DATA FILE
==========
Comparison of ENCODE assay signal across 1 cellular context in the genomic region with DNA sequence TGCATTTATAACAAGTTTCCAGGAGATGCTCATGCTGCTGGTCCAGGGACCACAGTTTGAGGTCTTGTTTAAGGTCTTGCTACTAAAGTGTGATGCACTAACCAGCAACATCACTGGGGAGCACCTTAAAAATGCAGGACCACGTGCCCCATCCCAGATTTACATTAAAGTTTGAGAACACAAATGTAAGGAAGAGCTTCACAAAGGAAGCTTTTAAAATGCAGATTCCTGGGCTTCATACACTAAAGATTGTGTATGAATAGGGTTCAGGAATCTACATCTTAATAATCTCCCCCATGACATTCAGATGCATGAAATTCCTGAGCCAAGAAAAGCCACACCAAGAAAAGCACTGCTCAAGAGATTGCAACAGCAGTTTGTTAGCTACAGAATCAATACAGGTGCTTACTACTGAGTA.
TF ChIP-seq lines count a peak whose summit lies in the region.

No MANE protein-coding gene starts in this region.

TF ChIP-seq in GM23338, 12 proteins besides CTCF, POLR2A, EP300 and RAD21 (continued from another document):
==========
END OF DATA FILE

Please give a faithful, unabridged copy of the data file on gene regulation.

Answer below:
Comparison of ENCODE assay signal across 1 cellular context in the genomic region with DNA sequence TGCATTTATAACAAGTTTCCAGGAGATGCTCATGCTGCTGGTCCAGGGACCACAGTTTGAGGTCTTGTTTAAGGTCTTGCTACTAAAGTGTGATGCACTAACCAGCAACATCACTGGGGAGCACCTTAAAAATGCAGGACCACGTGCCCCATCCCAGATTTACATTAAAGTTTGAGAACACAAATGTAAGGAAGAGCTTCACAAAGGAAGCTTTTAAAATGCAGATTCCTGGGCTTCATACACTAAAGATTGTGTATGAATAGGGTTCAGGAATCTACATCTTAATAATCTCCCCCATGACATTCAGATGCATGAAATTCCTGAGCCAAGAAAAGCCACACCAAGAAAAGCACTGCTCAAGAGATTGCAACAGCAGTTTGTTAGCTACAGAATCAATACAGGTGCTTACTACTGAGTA.
TF ChIP-seq lines count a peak whose summit lies in the region.

No MANE protein-coding gene starts in this region.

TF ChIP-seq in GM23338, 12 proteins besides CTCF, POLR2A, EP300 and RAD21 (continued from another document):